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Nasir - International Film Festival Rotterdam review


Directed by #ArunKarthick

Film review by Nathanial Eker

Nasir is one of those films, no, experiences, that shakes you. Measured and middling, this earnest, brave piece of filmmaking delivers a formidable message that’s as shocking as it is affective. Important in more than one sense, this seminal character study of an everyman who becomes a victim of something larger than himself should be seen by everyone and anyone. Nasir transcends the boundaries of the screen to craft a crushing tale that's both commentative and allegorical.

Nasir is a Muslim living in Southern India where Hindu nationalism reigns. He’s a simple man; a salesman, a husband and a father, characteristic of the harshness of the class structure. As extremist groups and religious factions occupy the streets with propaganda, we follow him through an average day. He cares for those he loves and stays admirably optimistic in spite of his troubles.

Director Arun Karthick transforms the mundane into a setting primed for escalating tension. Every street is isolated, claustrophobic, oppressive. The camera too joins in, as Karthick films on a 4:3 frame, squaring the screen and creating a sense of immediate discomfort and unease. Yet, there is beauty in his simplicity; vibrant colours and a vivacious mise-en-scené characterised juxtapose a bubbling undercurrent of darkness.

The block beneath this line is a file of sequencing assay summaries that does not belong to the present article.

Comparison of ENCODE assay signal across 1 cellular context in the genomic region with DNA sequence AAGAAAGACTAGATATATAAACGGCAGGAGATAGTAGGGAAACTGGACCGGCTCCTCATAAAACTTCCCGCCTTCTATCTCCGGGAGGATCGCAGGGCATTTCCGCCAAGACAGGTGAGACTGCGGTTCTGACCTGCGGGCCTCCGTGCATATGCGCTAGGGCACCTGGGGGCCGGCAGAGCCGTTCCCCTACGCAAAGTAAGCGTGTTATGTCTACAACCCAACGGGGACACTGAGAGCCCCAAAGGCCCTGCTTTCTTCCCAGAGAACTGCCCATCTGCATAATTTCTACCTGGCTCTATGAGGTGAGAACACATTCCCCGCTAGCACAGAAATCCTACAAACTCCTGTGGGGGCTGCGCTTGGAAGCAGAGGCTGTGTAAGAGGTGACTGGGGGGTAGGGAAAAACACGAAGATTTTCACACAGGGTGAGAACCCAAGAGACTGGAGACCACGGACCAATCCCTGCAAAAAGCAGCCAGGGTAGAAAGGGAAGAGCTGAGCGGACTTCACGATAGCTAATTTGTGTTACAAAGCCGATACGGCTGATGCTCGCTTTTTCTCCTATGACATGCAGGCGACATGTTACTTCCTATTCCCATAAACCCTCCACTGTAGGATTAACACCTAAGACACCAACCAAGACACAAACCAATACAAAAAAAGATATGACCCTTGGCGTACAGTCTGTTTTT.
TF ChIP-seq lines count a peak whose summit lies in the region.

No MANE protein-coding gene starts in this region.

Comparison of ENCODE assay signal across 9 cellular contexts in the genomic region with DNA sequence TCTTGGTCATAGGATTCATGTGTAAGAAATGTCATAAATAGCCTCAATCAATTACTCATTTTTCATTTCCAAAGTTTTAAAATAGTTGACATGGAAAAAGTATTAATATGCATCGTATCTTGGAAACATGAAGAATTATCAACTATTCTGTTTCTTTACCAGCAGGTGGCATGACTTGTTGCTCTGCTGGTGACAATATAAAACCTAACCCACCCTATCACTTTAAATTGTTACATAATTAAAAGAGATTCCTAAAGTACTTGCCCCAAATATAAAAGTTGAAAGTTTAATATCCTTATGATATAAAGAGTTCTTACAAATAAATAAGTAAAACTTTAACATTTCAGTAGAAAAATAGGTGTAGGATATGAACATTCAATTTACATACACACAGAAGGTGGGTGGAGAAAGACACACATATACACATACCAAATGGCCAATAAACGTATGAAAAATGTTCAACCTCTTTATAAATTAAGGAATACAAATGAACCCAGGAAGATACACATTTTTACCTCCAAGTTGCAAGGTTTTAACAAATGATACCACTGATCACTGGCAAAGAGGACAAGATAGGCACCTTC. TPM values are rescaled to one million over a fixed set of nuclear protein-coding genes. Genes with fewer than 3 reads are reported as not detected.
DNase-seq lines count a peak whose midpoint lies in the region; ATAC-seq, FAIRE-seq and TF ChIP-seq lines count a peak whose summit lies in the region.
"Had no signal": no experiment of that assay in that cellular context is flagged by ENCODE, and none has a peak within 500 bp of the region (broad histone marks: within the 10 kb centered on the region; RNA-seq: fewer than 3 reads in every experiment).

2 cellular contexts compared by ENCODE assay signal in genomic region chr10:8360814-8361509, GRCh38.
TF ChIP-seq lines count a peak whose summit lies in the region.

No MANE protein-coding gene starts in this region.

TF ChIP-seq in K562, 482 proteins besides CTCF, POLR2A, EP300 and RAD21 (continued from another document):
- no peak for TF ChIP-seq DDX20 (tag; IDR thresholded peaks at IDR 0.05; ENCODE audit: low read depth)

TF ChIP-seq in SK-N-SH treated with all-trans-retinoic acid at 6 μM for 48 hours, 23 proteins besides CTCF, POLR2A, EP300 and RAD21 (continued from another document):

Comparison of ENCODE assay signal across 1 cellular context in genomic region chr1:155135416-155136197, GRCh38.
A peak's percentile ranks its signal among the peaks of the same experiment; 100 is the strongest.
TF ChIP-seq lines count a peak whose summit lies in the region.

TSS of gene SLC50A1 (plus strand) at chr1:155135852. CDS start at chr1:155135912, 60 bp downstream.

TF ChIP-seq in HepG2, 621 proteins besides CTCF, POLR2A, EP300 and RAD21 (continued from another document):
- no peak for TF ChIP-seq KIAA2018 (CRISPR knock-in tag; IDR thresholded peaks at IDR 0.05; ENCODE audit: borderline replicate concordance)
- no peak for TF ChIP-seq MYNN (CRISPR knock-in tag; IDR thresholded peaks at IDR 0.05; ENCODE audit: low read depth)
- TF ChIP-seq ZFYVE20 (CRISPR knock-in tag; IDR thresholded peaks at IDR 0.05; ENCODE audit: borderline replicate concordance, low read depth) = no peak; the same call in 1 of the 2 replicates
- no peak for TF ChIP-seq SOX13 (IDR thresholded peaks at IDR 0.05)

Extreme close ups are favoured, showing the audience an unflinching impression of the lives of those less fortunate. Nasir himself bookends the story in a tragically poignant long shot that initially seems odd, but comes full circle in a devastating manner during the shocking climax. As he’s suppressed by the intolerant, he’s equally oppressed by the camera, as vast wide shots of mountains dwarf him.

It’s through the characterisation of Nasir, and the commendable performance of Valavane Koumarane that the film soars and devastates. In just 85 short minutes, Karthick crafts the quintessential everyman; he struggles at work, he smokes, he has a son with learning difficulties, yet he’s an optimistic philosopher, reciting poems and dreaming of a better life. There is something in Nasir for all to relate to, as Karthick births a face of discrimination. Not a perfect face, not a superhuman without temper or want, but one that’s wholly human, and wholly innocent.

Nasir is a bewildering journey with a bold statement. Slow and thought provoking, the mundane events of this simple man’s life become paramount to the recognition of the individual; the personality, the quirks, and the joy lost when a human being is reduced to a statistic. If you’re able to see Nasir, you owe it to yourself to become immersed in this exceptional work of art. With luck, the distribution of its vital message will be a small first step towards a less brutal world.



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